Best practices, such as those described in GAO’s cost estimation guide, emphasize the importance of establishing reliable program schedules that include all activities to be performed; assign resources (labor, materials, etc.) to those activities; identify risks and their probability; and build appropriate reserve time into the schedule. However, FPS program officials had not yet developed such schedules and did not indicate when they intend to do so. Until it develops reliable schedules for completing associated tasks, the agency will be at risk of experiencing additional delays in further integrating FPS with the payment processing system, and CMS and its program integrity analysts may lack the capability needed to prevent payment of potentially fraudulent claims identified by FPS until they are determined by program integrity analysts to be valid.
FPS and Zone Program Integrity Contractors (ZPICs)
ZPICs are responsible for identifying and investigating potential fraud in the Medicare fee-for-service program. CPI directs and monitors their activities. These contractors identify claims and provider billing patterns that may indicate fraud and investigate leads from a variety of sources, including complaints and tips lodged by beneficiaries. ZPICs operate in seven geographical zones across the country.
Officials from the ZPICs reported that FPS has not fundamentally changed the way in which they investigate fraud. The system has not significantly sped up investigations or enabled quicker administrative actions in most instances. Instead, officials reported that leads from the system were broad indicators that particular providers were suspect, but did not in all cases provide sufficient evidence of potentially fraudulent billing to allow for faster investigations or resolutions. FPS investigations were similar to those from other sources in that they often required additional investigative steps, such as beneficiary and provider interviews. On the other hand, ZPICs reported certain advantages as a result of using FPS. For example:
- analysts can query the system for specific data to support their analysis of leads and export data from FPS into other systems they use to conduct additional analysis of claim lines flagged by FPS.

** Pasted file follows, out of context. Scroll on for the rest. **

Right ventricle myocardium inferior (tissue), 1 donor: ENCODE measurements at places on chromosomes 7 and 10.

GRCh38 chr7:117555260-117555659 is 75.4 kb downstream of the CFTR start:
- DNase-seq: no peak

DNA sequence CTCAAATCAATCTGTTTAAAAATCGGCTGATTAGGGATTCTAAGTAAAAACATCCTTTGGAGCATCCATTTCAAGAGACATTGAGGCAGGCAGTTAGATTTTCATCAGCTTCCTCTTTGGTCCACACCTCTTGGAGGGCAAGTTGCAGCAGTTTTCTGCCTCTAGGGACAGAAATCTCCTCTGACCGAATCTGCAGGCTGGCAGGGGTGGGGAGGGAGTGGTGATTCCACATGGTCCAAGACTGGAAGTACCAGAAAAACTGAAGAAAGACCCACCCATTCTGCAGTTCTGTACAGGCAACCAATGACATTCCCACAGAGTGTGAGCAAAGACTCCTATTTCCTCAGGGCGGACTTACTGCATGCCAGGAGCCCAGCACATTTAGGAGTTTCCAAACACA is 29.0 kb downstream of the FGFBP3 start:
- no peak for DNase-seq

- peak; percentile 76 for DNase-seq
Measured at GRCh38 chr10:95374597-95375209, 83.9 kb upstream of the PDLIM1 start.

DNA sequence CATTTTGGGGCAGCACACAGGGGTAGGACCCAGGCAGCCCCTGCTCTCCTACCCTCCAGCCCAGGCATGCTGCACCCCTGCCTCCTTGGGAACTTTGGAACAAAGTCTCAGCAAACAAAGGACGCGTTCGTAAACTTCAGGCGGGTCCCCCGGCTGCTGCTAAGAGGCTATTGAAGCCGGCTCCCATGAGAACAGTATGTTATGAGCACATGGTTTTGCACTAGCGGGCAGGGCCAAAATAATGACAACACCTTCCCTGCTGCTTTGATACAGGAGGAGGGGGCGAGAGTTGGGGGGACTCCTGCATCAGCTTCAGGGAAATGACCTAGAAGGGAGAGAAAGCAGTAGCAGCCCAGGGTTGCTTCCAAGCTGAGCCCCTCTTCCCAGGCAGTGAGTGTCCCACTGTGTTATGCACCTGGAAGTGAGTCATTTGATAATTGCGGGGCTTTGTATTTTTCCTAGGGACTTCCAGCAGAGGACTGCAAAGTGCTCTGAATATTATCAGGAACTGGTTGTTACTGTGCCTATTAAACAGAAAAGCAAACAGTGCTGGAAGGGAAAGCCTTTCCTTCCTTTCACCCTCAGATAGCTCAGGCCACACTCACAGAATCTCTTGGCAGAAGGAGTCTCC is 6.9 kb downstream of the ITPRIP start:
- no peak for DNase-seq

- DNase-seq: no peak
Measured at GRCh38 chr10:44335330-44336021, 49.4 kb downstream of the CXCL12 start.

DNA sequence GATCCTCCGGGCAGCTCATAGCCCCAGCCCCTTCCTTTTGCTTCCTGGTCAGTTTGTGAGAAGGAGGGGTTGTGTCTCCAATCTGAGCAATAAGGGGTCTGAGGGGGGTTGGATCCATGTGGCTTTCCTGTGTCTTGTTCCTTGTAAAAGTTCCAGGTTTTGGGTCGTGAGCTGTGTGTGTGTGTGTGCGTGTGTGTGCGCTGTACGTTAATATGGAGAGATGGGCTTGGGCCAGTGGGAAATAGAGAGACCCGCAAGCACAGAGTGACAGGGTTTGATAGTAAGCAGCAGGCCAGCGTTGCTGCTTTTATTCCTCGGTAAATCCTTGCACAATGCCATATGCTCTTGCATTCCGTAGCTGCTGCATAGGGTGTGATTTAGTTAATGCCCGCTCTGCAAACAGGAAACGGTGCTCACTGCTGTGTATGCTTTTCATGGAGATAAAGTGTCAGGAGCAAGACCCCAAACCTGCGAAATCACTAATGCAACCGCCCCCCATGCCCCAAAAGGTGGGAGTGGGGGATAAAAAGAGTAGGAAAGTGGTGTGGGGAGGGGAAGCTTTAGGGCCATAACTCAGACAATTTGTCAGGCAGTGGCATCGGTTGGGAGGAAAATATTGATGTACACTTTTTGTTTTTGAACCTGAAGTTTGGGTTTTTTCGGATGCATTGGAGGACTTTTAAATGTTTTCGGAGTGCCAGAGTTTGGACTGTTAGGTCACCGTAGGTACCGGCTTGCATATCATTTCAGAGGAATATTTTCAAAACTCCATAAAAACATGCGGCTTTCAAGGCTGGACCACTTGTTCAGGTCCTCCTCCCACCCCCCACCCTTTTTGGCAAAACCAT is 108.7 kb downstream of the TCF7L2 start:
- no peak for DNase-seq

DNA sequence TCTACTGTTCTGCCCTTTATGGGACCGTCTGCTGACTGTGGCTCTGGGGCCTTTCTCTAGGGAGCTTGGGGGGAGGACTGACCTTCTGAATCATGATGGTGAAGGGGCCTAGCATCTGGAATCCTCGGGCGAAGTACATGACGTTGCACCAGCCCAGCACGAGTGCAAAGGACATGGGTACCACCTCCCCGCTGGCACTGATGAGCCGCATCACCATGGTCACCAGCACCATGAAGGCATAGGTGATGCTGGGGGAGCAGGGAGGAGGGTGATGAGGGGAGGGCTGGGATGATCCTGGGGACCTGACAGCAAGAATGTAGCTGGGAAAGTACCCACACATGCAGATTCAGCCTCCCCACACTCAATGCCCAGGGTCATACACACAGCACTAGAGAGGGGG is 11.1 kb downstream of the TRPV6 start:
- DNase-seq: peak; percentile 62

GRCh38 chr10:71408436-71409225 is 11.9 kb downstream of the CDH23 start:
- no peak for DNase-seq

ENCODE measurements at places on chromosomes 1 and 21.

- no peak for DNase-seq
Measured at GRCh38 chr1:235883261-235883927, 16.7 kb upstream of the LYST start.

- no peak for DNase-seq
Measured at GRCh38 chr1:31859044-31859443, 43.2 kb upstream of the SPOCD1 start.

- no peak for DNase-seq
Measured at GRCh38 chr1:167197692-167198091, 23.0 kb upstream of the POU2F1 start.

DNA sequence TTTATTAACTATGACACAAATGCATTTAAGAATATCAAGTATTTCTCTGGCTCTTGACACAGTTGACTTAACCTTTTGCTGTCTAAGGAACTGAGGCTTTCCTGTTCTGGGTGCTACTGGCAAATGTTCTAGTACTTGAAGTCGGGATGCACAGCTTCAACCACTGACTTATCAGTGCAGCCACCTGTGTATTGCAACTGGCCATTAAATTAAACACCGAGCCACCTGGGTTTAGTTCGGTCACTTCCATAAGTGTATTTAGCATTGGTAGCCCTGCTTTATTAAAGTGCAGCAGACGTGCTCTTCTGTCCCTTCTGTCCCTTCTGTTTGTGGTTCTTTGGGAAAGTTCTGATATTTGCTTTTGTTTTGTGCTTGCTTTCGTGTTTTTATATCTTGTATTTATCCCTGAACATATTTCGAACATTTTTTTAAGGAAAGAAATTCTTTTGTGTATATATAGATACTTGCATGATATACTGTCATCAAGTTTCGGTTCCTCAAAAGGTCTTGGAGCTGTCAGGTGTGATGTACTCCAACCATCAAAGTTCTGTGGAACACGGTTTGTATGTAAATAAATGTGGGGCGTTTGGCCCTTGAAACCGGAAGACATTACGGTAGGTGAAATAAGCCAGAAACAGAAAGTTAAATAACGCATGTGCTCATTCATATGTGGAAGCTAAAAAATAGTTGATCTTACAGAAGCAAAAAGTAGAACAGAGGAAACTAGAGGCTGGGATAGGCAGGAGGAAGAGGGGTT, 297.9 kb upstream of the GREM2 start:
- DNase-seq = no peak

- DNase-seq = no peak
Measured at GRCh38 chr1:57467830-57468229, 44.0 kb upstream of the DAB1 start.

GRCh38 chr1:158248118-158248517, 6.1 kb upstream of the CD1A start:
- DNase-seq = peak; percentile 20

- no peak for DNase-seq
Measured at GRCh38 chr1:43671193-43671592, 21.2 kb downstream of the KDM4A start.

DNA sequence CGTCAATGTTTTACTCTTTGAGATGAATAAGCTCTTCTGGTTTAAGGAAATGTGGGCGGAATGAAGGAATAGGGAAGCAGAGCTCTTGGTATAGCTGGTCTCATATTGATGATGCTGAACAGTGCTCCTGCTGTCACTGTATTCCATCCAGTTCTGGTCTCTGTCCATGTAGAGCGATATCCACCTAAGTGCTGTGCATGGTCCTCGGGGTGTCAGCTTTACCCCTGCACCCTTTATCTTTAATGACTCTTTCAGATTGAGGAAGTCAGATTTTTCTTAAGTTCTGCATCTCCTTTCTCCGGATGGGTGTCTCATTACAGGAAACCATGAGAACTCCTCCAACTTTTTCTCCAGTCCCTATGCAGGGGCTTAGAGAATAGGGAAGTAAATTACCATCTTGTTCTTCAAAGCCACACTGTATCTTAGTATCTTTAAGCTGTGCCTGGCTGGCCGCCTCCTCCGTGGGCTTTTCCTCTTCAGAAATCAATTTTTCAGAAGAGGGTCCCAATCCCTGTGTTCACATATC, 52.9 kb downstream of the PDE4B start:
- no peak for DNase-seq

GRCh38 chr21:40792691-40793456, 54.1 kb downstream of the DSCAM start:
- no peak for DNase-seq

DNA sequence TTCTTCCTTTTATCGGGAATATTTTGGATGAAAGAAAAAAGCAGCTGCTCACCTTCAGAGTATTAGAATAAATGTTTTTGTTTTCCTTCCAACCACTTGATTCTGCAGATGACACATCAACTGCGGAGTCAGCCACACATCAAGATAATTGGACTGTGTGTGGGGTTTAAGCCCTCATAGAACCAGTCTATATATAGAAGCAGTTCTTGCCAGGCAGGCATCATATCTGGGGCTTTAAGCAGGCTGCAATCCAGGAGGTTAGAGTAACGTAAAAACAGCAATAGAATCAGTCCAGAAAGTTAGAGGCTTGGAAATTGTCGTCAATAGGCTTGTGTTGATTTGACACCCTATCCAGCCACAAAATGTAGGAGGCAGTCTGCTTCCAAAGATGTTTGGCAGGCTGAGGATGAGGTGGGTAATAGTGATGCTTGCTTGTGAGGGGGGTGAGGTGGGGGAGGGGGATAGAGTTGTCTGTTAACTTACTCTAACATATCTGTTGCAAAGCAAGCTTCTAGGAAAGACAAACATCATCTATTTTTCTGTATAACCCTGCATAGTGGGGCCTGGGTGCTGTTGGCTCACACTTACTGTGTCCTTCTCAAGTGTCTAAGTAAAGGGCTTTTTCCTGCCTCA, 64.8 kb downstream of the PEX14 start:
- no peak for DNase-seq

- Data generated by the system may also notify investigators of information available in other CMS databases, (e.g., national Fraud Investigation Database)
- Using FPS’s near-real-time claims data, some investigators reported identifying and conducting interviews with beneficiaries shortly after they received services from providers under investigation, when beneficiaries can better recall details about their care.
- Information in FPS has also helped substantiate leads from other sources. For example, one ZPIC noted that its investigators use information from the system to help verify tips and complaints about suspected fraud.
False positives: ZPICs reported that certain FPS models identified and prioritized the investigation of a relatively high proportion of false positives—i.e., improper identification of suspect providers that were not engaged in fraud. Some of these false positives related to the nationwide application of models, which did not take into account localized conditions that may help explain certain provider billing patterns. For example, a physician in a rural area may provide care for beneficiaries dispersed across a large geographic range—something that would raise suspicion for a physician in an urban area.
ZPICs also reported that the system sometimes prioritized leads that target forms of fraud that are not prevalent in their zone and that investigating such false positive leads has taken time away from other investigations. In response to ZPIC feedback that certain models produced a high number of false positive leads, CMS changed the way the system generates leads and how it assigns risk scores to providers identified by those models. According to program integrity officials, CMS is also considering approaches to control for geographic variations in fraud.
FPS functionality: ZPICs cited challenges related to aspects of FPS’s functionality. For example, when first implemented, the system only provided data directly relevant to the aberrant billing patterns associated with its leads. ZPICs, however, said that determining whether a provider is potentially suspect requires contextual and background information, such as provider profile and billing history information. Because this information was not provided by FPS, the ZPICs had to use other sources to obtain this information. Based on this feedback, CMS updated the system so that its leads now provide users with contextual and background information on providers identified by the system.